"But it is clear we must embrace struggle. Every thing conforms to it. Everything in nature grows and struggles in its own way, establishing it own identity, insisting on it at all cost, against all resistance. We can be sure of very little, but the need to court struggle is a surety that will not leave us. It is good to be lonely, for being alone is not easy. The fact that something is difficult must be one more reason to do it.
To love is also good, for love is difficult. For one human being to love another is perhaps the most difficult task of all, the epitome, the ultimate test. It is that striving for which all other striving is merely preparation."



"When they give money to the poor, they call it a handout. When they give money to the rich, they call it a subsidy."

After reaching my 1000th post I've felt even more compelled to continue on with my blog. Writing deeper into personal experience. Possibly exhibiting more candor this go around. Of course, there will always be a platform in regards to yoga practice and philosophy. It's such a big part of my life. However it is not my entire my life. Yoga helps me in access my authenticity, and what I do from there, is open season. But also, I guess you can say there is really no separation with it all. We can easily live in yoga without having to say a word about it. Something I am truly beginning to recognize. I do my practice in the morning and I live. As simple as that. In my living, is where the yoga begins. It's more than attending the right workshops, having the most fashionable yoga clothing and whatever else. Though I enjoy all those things. Living in union. Connecting to the moments around us is where yoga germinates and grows.

In many ways I am in a place of starting over. I've been here maybe one too many times. I feel as if I'm always starting from the beginning. With interests heading into new directions all the while delving deeper into directions already taken. I'm not even sure what will come of it. I guess it doesn't matter as long as I enjoy the discovery of learning something new. Of entering new territory. Ultimately, reaching into parts of myself untapped. Part of me will always be that quiet, reflective girl simmering in the background, however life has shown me time and time again I'm not supposed to be too comfortable in the background. In fact, it isn't where I am supposed be at all. Why is that? Well, it comes down to fate and where the energy guides me. To resist now would be a silly thing to do.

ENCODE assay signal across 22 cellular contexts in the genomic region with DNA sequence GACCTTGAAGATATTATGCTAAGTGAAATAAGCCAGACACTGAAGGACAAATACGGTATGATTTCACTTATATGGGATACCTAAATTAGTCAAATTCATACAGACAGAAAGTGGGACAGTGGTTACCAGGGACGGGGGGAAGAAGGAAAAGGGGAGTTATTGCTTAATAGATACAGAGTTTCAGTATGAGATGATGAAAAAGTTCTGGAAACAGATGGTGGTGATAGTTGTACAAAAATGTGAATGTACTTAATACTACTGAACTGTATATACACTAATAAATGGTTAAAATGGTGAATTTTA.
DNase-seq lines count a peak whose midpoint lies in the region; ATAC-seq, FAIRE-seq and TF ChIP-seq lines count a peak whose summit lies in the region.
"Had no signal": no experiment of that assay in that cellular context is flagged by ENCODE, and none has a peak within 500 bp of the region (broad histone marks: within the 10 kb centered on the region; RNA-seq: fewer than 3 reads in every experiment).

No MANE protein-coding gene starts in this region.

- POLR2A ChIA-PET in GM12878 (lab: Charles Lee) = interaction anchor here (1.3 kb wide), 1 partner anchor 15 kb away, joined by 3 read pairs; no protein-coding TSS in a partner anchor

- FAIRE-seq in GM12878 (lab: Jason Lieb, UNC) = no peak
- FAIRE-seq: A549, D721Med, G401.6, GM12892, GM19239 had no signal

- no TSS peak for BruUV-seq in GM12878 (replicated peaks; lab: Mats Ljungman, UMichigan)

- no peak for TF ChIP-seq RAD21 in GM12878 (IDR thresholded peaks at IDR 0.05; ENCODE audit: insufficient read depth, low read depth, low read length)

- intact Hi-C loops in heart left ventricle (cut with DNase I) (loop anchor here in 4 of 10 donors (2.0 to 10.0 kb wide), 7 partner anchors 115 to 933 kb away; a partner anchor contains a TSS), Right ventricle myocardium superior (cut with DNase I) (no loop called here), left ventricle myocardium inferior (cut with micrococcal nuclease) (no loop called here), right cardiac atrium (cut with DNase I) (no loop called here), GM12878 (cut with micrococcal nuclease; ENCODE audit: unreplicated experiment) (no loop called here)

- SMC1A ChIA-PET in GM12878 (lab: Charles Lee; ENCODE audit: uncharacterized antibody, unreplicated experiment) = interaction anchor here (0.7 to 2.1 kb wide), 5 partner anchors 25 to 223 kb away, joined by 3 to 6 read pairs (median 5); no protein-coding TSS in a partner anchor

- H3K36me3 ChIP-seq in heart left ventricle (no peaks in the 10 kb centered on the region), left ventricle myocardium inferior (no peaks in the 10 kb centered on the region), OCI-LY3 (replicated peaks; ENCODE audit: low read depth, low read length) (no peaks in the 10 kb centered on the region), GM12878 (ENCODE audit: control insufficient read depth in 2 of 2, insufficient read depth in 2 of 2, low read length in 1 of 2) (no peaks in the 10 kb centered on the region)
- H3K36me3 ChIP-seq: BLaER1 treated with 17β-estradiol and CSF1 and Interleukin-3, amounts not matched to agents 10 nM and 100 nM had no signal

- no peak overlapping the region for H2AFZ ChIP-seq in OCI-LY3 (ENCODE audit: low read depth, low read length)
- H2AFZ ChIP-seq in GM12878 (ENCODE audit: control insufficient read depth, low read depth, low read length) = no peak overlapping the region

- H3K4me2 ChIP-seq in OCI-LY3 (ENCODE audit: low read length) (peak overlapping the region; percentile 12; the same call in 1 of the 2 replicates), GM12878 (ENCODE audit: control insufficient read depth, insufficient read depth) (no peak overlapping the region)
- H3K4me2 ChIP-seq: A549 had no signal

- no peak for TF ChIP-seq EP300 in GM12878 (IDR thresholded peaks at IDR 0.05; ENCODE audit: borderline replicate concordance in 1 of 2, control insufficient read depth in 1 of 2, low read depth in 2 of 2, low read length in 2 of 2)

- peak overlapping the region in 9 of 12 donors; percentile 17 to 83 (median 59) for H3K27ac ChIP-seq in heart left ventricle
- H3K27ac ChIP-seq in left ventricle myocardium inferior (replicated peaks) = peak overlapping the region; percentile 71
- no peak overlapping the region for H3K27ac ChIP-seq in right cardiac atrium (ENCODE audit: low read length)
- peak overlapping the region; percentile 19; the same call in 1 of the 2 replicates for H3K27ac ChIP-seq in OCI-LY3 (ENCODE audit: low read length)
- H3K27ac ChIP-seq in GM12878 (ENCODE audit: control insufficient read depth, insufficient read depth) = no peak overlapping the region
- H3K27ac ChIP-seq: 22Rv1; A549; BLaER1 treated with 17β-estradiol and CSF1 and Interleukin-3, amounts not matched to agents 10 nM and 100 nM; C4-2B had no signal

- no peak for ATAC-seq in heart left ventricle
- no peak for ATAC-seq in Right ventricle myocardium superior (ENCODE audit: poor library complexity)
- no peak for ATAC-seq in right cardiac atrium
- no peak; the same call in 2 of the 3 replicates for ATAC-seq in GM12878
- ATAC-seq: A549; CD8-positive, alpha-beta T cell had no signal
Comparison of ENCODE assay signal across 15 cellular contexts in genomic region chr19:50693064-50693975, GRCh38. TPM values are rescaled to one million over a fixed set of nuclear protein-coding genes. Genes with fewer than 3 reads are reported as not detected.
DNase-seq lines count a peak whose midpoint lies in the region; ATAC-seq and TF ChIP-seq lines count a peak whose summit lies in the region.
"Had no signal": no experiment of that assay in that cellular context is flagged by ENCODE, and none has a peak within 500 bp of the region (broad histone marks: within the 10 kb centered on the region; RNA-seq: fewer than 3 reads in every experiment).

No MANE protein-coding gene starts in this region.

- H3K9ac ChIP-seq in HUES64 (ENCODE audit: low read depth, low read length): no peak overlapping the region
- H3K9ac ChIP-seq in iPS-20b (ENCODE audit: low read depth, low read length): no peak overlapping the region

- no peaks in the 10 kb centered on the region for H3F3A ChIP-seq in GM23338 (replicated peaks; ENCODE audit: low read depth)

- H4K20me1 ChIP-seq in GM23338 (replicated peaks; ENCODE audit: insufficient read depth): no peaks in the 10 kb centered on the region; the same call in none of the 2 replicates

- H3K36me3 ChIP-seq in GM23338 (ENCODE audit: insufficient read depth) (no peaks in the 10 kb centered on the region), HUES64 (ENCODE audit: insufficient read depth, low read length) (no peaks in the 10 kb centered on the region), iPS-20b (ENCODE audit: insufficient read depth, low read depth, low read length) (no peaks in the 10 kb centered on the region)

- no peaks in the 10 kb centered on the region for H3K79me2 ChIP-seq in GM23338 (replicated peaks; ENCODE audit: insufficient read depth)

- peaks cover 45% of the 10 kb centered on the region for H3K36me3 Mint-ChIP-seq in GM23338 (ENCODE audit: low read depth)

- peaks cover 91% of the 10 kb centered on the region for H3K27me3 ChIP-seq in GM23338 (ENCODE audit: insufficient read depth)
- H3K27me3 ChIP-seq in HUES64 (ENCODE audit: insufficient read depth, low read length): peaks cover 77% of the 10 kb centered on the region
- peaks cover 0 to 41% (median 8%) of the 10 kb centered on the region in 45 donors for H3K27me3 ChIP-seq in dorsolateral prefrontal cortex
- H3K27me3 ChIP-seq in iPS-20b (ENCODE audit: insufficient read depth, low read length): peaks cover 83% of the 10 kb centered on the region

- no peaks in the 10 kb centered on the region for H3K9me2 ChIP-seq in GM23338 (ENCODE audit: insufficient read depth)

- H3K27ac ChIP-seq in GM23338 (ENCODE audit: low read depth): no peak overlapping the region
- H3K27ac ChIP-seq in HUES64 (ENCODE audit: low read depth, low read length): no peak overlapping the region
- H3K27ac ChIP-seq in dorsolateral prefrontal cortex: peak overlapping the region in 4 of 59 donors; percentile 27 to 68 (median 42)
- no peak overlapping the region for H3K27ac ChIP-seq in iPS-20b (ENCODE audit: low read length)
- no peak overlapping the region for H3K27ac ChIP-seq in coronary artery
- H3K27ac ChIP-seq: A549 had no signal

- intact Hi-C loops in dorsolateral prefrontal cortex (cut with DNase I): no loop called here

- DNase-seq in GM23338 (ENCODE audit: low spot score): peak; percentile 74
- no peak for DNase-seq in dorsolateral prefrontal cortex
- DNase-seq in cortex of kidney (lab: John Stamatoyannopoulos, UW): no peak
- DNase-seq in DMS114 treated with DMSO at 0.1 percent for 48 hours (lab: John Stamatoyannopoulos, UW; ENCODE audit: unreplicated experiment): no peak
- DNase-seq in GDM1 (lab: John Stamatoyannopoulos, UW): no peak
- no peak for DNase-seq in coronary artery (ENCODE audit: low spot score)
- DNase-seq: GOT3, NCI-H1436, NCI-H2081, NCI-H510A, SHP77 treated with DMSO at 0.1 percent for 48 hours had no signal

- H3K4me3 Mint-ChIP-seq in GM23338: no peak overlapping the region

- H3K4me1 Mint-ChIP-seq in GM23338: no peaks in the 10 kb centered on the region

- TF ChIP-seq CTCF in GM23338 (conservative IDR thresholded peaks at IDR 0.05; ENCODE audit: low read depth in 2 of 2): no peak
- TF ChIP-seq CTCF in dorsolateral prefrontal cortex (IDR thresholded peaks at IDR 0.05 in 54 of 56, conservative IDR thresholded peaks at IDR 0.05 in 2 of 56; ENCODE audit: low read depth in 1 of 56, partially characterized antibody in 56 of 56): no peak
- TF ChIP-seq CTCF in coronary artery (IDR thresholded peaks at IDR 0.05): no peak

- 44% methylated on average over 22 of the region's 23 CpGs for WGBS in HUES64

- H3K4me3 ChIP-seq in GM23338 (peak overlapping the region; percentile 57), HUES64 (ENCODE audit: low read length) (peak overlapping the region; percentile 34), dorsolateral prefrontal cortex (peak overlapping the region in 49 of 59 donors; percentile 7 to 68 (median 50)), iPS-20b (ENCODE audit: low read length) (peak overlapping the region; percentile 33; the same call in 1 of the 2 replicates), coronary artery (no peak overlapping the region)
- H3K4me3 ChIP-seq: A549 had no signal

Part of starting over is living in a new country with a new language to learn, and all it comes with. Before going in I was excited regarding the endeavor. I mean, c'mon, there's something stimulating when entering into something new. Sometimes feeling a bit manic, with all the highs and experiences facing a new adventure. Then, things start to settle and it's time to do the work. Those I've talked to, who have moved here from another country warned me it wouldn't be easy, and yes they were right. It isn't  easy. I've had bouts of feeling isolated, having very little outlets for friendships to develop. However, all that is beginning to change. It takes time, and in Sweden it really takes time, and that's okay. When I sign up for something, people might be surprised at my longevity. That's what happens when you simmer, everything gets cooked just right.

photo via